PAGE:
The worst technological advancement in music since the advent of recorded music was the skip button. It’s also the best advancement, but it helped to remove us from the experience. Hitting fast forward on a cassette was an infuriating chore. Moving the needle on a record player is more precise, but still a pain. The skip button avoids all that, especially for those times when we want to listen to specific tracks.
It also prevents us from getting immersed in the overall work as the artist intended it. We no longer listen to titles in their entirety, reading the liner notes, checking out the artwork, and following the lyric sheet as we go. Instead, we hit skip or go to an entirely different album, because all it takes is the tap of a button on our laptop or phone screen.
Buying a title on vinyl easily overcomes that because of said hassle in skipping songs. With CDs, we have to leave the remote control alone. Because over time, we may learn to love those songs we were inclined to skip even more than the easily accessible ones that we initially favored.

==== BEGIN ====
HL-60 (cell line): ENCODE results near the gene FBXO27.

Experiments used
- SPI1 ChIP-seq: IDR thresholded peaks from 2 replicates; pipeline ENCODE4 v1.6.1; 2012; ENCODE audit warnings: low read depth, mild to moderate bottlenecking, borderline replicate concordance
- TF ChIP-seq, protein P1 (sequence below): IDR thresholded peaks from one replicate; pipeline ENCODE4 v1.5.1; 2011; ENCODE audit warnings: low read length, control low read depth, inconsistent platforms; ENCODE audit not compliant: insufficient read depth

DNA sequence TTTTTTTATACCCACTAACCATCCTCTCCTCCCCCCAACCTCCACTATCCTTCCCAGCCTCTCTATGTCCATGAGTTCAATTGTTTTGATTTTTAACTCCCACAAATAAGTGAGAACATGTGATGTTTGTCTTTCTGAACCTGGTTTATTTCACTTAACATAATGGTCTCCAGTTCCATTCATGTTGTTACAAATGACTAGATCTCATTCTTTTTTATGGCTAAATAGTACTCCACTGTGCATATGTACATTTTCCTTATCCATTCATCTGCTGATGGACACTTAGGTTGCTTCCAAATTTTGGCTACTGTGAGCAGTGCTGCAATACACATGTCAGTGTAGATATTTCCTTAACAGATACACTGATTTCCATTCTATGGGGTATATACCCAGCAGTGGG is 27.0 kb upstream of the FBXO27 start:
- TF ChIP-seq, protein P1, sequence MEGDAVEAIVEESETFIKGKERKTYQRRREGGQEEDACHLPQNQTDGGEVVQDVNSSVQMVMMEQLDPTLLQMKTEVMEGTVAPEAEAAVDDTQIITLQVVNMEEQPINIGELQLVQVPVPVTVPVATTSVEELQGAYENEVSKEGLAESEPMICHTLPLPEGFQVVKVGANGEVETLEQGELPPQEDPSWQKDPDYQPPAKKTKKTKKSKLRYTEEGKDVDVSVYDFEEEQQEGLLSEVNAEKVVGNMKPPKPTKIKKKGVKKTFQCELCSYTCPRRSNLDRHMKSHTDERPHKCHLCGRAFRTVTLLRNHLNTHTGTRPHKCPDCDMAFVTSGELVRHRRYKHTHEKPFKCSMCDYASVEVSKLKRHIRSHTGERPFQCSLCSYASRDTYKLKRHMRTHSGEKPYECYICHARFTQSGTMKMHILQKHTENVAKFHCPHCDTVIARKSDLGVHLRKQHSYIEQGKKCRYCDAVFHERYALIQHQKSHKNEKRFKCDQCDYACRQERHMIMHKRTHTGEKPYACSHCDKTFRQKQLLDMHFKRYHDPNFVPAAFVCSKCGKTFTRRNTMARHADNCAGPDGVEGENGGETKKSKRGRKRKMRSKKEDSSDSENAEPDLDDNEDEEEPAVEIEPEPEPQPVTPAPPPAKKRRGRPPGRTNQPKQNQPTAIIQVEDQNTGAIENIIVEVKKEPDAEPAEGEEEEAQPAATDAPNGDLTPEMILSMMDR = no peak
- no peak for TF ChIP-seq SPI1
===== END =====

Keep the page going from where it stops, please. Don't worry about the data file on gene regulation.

Even if we don’t, listening to every track on an album adds tension as we await our favorite jams. It makes the payoff greater when we get the tune we were longing for. Foreplay isn’t just for the bedroom, after all. In an on-demand world, sometimes the best thing we can demand from ourselves is patience.
With the Stem Player, Ye is asking people to do just that. He’s pushing us to fully engage with “Donda 2” rather than passively turning it on while we scroll our phones or otherwise stay out of the moment the music offers. We should listen.
For the full discussion on the music industry, vinyl, and Kanye with Mark Hemingway, Brad Jackson, and me, click here.